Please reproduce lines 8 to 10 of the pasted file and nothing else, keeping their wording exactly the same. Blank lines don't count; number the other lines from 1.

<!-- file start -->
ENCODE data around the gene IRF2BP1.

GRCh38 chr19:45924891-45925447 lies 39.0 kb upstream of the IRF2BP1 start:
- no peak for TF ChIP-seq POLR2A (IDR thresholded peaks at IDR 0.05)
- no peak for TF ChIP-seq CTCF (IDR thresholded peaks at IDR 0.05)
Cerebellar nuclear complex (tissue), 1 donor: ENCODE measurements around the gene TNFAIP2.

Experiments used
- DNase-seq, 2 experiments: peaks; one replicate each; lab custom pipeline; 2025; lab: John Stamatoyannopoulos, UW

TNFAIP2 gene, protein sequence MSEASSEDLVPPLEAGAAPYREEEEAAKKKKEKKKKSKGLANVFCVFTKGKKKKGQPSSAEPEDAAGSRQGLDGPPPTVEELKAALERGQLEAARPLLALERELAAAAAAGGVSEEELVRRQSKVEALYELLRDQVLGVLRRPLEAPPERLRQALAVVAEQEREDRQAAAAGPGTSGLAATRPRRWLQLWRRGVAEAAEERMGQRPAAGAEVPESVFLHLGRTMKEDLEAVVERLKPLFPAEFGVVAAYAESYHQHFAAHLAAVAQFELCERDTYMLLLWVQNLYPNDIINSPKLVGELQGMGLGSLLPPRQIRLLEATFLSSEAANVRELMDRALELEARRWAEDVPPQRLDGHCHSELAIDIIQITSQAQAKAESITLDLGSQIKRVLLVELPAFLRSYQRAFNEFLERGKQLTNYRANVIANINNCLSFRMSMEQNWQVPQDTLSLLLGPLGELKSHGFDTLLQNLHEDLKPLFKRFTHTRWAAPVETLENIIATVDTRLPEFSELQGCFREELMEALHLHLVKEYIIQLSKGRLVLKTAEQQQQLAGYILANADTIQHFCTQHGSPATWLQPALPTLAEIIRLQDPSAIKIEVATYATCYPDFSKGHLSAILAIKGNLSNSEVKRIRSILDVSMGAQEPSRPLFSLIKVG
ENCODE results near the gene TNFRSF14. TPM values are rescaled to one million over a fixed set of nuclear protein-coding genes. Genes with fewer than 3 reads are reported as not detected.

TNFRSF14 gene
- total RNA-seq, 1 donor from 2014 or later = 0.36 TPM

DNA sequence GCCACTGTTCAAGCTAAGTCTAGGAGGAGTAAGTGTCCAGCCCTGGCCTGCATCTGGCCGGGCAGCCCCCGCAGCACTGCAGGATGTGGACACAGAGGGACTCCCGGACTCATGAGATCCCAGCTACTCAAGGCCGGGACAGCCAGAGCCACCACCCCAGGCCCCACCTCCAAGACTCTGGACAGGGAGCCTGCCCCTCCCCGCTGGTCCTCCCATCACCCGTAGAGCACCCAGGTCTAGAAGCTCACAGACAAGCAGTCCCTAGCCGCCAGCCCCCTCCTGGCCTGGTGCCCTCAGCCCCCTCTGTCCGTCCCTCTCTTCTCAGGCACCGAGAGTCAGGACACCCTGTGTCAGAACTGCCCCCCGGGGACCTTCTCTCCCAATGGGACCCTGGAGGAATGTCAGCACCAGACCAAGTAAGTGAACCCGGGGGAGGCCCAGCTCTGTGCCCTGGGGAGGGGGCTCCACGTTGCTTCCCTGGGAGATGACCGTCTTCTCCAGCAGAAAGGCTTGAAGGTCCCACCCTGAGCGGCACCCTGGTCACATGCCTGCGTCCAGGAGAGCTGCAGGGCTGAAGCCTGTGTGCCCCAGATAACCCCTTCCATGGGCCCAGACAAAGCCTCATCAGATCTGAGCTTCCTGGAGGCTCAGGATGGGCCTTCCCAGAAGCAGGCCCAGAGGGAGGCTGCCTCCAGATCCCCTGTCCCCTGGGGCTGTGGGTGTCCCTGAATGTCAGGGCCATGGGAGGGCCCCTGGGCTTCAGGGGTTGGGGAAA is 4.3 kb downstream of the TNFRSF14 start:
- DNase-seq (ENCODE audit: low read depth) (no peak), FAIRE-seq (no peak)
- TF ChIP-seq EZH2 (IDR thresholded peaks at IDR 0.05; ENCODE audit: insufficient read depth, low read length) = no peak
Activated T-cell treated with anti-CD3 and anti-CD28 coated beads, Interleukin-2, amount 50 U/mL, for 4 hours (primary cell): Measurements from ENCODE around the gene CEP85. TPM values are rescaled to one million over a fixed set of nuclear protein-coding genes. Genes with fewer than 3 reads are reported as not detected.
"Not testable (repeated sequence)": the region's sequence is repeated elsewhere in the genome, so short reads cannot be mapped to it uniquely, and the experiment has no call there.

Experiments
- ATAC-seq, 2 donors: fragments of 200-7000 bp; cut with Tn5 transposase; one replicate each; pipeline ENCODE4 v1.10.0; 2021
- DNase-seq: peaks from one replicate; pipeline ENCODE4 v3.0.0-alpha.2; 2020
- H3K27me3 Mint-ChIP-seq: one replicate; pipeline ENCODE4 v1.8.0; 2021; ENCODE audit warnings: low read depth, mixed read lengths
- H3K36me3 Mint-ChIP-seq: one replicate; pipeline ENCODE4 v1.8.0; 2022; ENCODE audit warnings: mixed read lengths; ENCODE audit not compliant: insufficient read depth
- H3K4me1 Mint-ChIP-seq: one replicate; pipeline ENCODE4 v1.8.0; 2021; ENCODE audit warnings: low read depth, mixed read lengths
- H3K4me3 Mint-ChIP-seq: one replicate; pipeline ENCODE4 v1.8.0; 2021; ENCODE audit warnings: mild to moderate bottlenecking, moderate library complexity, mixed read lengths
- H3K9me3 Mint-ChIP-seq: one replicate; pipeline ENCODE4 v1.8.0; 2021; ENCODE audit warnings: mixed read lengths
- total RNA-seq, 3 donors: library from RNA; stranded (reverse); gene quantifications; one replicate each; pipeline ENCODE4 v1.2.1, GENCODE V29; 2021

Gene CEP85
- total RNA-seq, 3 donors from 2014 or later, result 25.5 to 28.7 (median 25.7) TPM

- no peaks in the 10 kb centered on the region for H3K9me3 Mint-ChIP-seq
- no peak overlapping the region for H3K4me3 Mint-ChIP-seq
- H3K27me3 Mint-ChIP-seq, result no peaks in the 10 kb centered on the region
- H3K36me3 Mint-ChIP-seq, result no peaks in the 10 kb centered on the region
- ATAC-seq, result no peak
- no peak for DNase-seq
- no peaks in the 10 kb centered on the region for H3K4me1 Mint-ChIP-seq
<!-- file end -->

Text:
TNFAIP2 gene, protein sequence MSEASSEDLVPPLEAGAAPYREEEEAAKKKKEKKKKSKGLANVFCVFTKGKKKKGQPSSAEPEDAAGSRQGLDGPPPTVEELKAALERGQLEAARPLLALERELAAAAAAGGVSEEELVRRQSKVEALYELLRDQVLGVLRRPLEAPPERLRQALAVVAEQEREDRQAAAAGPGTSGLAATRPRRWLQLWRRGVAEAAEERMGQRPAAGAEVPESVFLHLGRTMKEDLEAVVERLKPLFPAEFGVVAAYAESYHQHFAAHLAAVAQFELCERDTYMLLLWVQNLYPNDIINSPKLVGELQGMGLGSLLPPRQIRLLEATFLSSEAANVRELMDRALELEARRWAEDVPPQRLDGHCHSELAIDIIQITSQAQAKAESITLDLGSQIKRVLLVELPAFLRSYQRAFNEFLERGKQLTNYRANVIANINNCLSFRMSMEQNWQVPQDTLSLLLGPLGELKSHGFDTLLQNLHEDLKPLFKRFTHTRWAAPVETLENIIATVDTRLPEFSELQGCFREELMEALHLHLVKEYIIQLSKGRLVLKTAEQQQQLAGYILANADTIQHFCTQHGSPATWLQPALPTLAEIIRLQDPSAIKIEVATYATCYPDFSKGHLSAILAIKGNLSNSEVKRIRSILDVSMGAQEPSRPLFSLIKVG
ENCODE results near the gene TNFRSF14. TPM values are rescaled to one million over a fixed set of nuclear protein-coding genes. Genes with fewer than 3 reads are reported as not detected.

TNFRSF14 gene